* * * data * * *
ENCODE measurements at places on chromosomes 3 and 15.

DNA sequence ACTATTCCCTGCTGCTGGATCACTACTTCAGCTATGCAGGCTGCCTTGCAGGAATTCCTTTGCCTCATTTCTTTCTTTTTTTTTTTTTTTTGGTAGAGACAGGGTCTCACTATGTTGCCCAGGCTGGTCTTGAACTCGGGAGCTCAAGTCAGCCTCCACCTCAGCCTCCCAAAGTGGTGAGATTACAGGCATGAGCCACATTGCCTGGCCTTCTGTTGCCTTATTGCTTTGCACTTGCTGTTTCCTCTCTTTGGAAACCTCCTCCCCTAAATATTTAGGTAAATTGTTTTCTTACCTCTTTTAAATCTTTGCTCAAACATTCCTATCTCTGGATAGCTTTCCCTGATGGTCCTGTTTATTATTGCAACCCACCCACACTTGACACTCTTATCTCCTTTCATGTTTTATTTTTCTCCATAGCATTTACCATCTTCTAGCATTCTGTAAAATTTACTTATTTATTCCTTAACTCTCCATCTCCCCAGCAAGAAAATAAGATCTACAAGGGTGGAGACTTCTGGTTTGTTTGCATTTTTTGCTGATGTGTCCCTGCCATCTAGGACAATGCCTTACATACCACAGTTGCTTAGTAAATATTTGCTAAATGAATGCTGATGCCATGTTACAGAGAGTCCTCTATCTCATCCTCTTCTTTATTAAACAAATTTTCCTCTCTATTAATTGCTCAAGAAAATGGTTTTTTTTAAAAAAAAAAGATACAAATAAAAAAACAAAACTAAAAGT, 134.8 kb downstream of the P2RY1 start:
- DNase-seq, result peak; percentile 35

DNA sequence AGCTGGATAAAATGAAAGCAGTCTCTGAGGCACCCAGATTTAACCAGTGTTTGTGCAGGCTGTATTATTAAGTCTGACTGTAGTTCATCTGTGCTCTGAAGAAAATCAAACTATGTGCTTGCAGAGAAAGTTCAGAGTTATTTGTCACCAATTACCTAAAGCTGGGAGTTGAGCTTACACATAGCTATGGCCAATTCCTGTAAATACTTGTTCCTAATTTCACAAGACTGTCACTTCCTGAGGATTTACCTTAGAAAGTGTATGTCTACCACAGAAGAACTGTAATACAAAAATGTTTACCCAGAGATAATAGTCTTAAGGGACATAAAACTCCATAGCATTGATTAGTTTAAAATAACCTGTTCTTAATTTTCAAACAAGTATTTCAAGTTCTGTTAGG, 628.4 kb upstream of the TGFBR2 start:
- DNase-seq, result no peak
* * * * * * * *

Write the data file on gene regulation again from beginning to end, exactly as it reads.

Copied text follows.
ENCODE measurements at places on chromosomes 3 and 15.

DNA sequence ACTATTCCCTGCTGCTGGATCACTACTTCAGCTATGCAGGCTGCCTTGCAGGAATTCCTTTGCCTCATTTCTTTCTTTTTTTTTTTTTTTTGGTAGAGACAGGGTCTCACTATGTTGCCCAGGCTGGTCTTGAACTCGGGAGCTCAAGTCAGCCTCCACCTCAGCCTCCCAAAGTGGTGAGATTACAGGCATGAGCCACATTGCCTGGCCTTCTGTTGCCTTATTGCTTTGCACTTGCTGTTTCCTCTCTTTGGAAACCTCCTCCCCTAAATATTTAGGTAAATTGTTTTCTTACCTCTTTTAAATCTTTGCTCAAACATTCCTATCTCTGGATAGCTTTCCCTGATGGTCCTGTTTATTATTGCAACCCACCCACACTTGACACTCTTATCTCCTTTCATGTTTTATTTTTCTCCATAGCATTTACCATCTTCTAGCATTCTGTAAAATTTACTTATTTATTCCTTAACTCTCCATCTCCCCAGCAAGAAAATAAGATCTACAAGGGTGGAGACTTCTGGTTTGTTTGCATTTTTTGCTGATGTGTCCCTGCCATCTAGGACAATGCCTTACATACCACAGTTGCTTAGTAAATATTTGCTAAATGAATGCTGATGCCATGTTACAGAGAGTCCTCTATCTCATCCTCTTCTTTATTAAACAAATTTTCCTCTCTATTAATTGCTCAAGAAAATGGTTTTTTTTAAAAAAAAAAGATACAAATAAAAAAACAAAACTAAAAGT, 134.8 kb downstream of the P2RY1 start:
- DNase-seq, result peak; percentile 35

DNA sequence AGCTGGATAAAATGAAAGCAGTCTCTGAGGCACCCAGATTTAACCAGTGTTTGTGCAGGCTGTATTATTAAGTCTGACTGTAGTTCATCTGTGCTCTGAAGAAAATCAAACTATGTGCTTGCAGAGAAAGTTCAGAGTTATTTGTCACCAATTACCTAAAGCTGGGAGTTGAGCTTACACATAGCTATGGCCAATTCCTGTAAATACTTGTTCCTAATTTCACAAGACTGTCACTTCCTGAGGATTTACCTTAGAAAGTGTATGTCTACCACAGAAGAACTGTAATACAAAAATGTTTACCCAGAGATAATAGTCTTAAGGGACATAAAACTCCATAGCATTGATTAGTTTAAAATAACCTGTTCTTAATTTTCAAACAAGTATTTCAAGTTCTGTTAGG, 628.4 kb upstream of the TGFBR2 start:
- DNase-seq, result no peak